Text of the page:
Wednesday, April 26, 2017

April 2017 Wildflower Wednesday

After a few days of the 60s and 70s, we are now having 50s for highs, and there is a chance it will get down to 32 tonight.  I had forgotten to take photos to participate in Gail's, from Clay and Limestone Wildflower Wednesday, so I put a jacket on this morning and ventured out.

I had in mind to feature Fremont's Clematis.  I ended up posting a few others that are blooming now as well.  Jon Farrar's Field Guide to Wildflowers of Nebraska and the Great Plains said that Clematis fremontt is found only in extreme south-central Nebraska, north central Kansas, and east-central Missouri.

Its foliage is a bit different from other clematises.  I love the flower buds!

At a local plant sale, I got involved in someone else's conversation when I overheard them talking about this plant, and how the blooms vary from plant to plant.  Yes, I have found that to be true!

My plants tend to sprawl, and I sometimes tie them at the base.  I haven't done that yet.

They look pretty cool after the blooms are spent as well.

 This is a younger plant.  The Lady Bird Johnson Wildflower Center shows a wider distribution than the book, probably because the book is about Nebraska and the Great Plains.

Some of the plants have this thicker kind of bloom.

Even this younger plant has the thicker blooms.

Gail, I am tickled that we have the Golden Alexanders in common.  This one is on the east side of our house.

Most of them are not yet blooming, but for some reason, the younger ones are ahead of the established clumps.  I have a lot of them dug up to share with others.

Heuchera richardsonii is one of my favorites, and is almost evergreen.

I believe this is Geranium maculatum.  I see Nebraska is not one of the states it is native to, though.

I used to have some non-native columbines, which bred with the native ones.  All of the other colors are now gone, but I'm wondering if these blooms are a bit larger than the native ones that have not mixed with other kinds.  There sure is a nice stand of them this year!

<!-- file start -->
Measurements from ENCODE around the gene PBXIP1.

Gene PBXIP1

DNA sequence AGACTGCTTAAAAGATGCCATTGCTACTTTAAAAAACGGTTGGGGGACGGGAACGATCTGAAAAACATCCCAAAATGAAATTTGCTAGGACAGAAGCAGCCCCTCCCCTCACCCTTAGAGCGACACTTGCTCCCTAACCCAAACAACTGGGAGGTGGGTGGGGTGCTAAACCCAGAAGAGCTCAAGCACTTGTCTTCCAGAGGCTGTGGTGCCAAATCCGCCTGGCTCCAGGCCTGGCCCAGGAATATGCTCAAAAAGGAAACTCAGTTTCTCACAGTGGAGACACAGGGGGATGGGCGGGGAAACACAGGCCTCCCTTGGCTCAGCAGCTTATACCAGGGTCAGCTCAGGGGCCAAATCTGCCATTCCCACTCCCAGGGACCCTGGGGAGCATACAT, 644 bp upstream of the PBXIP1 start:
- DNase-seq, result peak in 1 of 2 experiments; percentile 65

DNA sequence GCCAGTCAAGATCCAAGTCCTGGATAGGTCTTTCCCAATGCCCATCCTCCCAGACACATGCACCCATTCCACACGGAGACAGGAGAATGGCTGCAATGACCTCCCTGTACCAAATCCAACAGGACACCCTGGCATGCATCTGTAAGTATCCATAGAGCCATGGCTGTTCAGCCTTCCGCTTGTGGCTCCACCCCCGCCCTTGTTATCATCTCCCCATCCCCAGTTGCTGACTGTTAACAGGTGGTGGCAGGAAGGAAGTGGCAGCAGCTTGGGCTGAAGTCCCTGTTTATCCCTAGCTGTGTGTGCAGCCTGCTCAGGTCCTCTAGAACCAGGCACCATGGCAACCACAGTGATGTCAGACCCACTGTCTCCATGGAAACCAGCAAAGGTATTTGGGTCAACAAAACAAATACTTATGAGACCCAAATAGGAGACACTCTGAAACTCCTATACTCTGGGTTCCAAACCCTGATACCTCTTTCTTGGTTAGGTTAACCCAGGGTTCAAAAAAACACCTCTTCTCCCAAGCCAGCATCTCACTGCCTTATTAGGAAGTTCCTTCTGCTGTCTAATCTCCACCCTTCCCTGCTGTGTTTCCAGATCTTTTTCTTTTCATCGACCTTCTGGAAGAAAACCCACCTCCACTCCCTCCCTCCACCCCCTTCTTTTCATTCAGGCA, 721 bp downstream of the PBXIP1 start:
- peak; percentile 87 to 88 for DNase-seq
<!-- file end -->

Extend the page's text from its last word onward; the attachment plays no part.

The Virginia waterleaf, a shade plant is starting to bloom.  I try to get the plants deadheaded before they can seed around.  I just noticed that these are of benefit to bumble bees.  I also noticed they are supposed to be divided in fall, but I have shared them successfully in the spring.

Well, it looks like I will get this posted before the day is over!  I am tickled it is spring, and we have blooms!  I hope once we get over this cold night, the weather will warm up again.


  1. You are so far ahead of me, but wow--a low of 32! I hope that doesn't happen. We are forecast to have a low of 34 tomorrow night, but even with that I brought in all my tender new plants and I'll wait until next week to plant them. The blooms on your Columbine are huge and beautiful! I love that plant, and have several that are coming back this year. I'm surprised that Geranium maculatum isn't native by you. Great photos! Great post! Happy WFW!

  2. Beautiful blooms!
    I did not think the wild Clematis was much like the citified Clematis vines until I saw the seedhead - yep, looks like Clematis!
    Happy Wildflower Wednesday!

  3. Sue-I always enjoy your posts--so much to learn! And of course, your header photo is wonderful!
    Happy Spring

  4. Hi Sue, I love your posts. You have been my teacher when it comes to so many plants. Freemont's Clematis is new to me as is the Heuchera you posted. The weather is a bit undependable here, too. April is not to be trusted but, May is right at the door! Yipee! Happy Gardening.

  5. Sue, glad to see you posting again. Your header picture is simply the epitome of spring!

    I happened to have my 'Missouri Wildflower' book on the desk when reading and checked out the ones we have in common here: heuchera, columbine and geranium.

    We are pretty cool here too. It is 39° this morning.

  6. I have never seen a native clematis. It is quite pretty.

  7. I had no idea there was a native clematis--the blooms remind me of the 'Roguchi' I used to have. I just love these bell-shaped flowers. After years of waiting, I finally have some Golden Alexanders blooming, too!

  8. We are waiting for our rain tank to be delivered. Tall, plastic and ugly.

    A wild clematis is on my list, and that will be the perfect place for it to scramble up the trellis.

  9. I have decided that I've been missing a LOT by not visiting my garden blogging friends! Spring is a great time to see you!! Nice post, Sue!!

  10. That clematis is especially beautiful! I often admire that cup shape in a clematis. Hey, I just realized that I do have one! It's just so tiny that it has barely begun. I don't expect to see any flowers till next year or so.

  11. Oh my goodness! What a difference one month makes in the spring. Your garden has gone from brown to bold green!

    I loved the way you jumped into someone else's conversation. One of my sons once said, the way to identify your passion in life, is to think, what subject would you interrupt two stranger's conversation to join? That is your passion.

  12. Fascinating post as I do love our spring wildflowers. We, here in southeastern Minnesota are just peaking with our early wildflowers - bloodroot, hepatica, et. all. :)

  13. That really is a most intriguing clematis, I've never seen one like it. And that Columbine is quite stunning. My red ones will bloom soon, if it ever stops raining out there.

  14. Hi Sue! What a great post! Isn't Spring wonderful? When we have the appearance of all our "homebody friends!?" ��SG

    1. I tried adding a couple of little flowers. Didn't work!

  15. Sue, what a lovely clematis, I've never heard of this type. The columbine is very happy, as are all the plants in your garden.


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